With the recent hacking developments, we are constantly reminded how dangerous IoT devices can be in a corporate environment. No IoT device is off the table for hackers, considering the massive set of DDoS attacks that utilized compromised surveillance IP cameras to generate a huge amount of traffic that crippled many websites and the recent WikiLeaks news, threatening that your Samsung TV could be spying on you.
Old-time marathon winner and runner Bill Rodgers once made the comment that, “Every race is totally different.” And if this is true in the relatively predictable world of marathon running, it is even more accurate in the race against cyberterrorism, where – whether we like it or not – each day brings with it unforeseen challenges that threaten the integrity of the network.
“Mr. President, the Problem is Much Worse than You Think”
Late one night in 1983, then-President Ronald Reagan – an avid movie lover – watched War Games, about a teen who hacks NORAD (the North American Aerospace Defense Command) and nearly starts a third world war. A few days later Reagan asked General John Vessey, then Chairman of the Joint Chiefs of Staff, whether this could really happen. After a week of investigation, General Vessey’s answer was, “Mr. President, the problem is much worse than you think” – a response that quickly jumpstarted new efforts to develop America’s cyber capabilities.
“I don't know where I'm going, but I'm on my way.” This remark by American writer and poet Carl Sandburg seems to capture what’s going on at the moment with the Internet of Things (IoT). It is growing at such breakneck speed that nobody can pinpoint how extensive this growth will continue to be. Take, for example, a forecast by Gartner, which anticipates 20.8 billion connected IoT devices will be in use for 2020 – and compare it to the significantly higher prediction by IHS forecasts, which anticipates no less than 30.7 billion connected devices in the same period.
While much has been written about IoT and its promise of creating real business value, what has been underestimated thus far is the associated risks – the extent of the security challenges posed by IoT, and how best to sidestep them.
IoT is already impacting the way we communicate and do business. This trend is expected to continue according to Business Insider - their forecast for IoT devices connected to the web lies currently at 34 billion by 2020. IoT is expected to enable business growth by lowering operations cost, increasing productivity and opening new markets with new offerings and developments. But at what risk? Hackers are already using IoT devices for their malicious purposes in multiple types of attacks on networks and servers. DSL and bot attacks in 2016 have proven that there is no shortage of opportunities hackers are willing to exploit.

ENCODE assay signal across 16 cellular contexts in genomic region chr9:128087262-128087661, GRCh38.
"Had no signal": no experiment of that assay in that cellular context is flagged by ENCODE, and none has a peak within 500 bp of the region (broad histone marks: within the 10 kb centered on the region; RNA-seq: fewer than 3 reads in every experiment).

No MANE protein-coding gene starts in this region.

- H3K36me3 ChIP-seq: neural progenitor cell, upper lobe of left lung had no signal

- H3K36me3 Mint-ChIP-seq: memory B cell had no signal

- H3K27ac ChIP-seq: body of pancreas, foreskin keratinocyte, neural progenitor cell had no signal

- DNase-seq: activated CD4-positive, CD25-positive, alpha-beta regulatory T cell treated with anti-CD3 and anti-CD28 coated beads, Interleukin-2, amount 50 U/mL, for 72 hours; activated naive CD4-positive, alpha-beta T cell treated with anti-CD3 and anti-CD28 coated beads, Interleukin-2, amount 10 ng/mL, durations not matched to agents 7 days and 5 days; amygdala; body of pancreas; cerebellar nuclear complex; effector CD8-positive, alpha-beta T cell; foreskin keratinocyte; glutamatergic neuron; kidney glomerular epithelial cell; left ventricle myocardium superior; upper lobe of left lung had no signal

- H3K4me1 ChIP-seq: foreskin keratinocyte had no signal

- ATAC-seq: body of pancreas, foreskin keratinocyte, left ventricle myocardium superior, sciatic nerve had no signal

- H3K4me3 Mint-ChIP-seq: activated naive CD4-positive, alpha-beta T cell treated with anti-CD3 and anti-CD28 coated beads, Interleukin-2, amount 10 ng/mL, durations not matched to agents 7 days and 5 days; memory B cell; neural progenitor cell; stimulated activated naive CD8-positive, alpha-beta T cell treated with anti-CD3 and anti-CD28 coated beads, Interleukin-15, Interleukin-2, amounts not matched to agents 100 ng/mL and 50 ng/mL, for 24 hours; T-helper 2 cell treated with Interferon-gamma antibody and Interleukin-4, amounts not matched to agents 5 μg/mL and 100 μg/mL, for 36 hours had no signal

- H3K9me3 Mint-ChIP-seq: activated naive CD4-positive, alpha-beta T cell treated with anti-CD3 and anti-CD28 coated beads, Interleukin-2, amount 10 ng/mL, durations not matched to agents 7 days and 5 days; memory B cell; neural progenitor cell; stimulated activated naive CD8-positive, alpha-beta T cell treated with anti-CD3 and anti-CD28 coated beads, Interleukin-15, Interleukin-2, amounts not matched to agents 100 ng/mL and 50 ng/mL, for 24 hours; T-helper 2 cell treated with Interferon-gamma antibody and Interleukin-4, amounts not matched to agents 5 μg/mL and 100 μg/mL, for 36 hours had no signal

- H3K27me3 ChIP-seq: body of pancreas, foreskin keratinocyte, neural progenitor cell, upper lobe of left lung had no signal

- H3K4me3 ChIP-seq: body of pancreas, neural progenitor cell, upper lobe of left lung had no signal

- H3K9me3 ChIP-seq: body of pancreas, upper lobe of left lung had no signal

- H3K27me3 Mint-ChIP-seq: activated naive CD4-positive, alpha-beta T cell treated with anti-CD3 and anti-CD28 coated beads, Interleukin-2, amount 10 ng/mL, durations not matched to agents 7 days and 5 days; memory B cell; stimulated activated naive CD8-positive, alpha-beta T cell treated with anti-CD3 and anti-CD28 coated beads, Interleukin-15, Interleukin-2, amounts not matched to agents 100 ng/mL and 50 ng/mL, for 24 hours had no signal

As with everything else in life: so many network security options, so little budget. How do you know which one will best protect your network, users and devices? No need to agonize over endless hours of research, we’ve shortlisted the five critical elements of cyber security: firewalls, NAC, anti-virus software, proxy servers, and endpoint security.
Want to stay ahead of the game? The following list of cybersecurity events will help … and they are fun too..
Have you ever thought about migrating your network access control (NAC) to the Cloud? Are you apprehensive about taking this step? Traditional NAC solutions were built to address a premise-based infrastructure. A new next generation NAC approach is required to protect companies in today’s BYOD, cloud-based, IoT world.
The recent headline grabbing DDoS attacks on IoT devices that occurred at OVH, Krebs on Security, and DYN, were performed and spread by taking control of IoT devices found today in most homes and offices. These attacks reveal the true danger in our IoT devices - attacking them is child's play. Surprisingly, most users do not bother to change factory default usernames and passwords, making the hackers’ lives much easier.